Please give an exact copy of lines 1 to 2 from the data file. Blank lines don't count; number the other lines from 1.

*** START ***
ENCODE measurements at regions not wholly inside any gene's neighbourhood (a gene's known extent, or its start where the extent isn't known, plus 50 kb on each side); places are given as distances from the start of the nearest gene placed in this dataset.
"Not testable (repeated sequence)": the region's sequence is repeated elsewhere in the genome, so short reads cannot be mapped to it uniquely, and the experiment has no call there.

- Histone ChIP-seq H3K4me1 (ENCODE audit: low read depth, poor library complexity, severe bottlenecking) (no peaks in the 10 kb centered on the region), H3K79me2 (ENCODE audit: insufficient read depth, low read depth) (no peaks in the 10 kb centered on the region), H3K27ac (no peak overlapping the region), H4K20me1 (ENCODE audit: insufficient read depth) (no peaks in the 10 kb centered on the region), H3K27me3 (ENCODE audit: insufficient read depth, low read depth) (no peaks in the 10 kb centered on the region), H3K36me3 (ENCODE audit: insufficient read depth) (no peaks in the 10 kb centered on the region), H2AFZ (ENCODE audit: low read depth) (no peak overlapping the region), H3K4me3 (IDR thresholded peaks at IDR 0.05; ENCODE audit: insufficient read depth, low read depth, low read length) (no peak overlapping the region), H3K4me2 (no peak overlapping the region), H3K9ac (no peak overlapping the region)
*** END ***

ENCODE measurements at regions not wholly inside any gene's neighbourhood (a gene's known extent, or its start where the extent isn't known, plus 50 kb on each side); places are given as distances from the start of the nearest gene placed in this dataset.
"Not testable (repeated sequence)": the region's sequence is repeated elsewhere in the genome, so short reads cannot be mapped to it uniquely, and the experiment has no call there.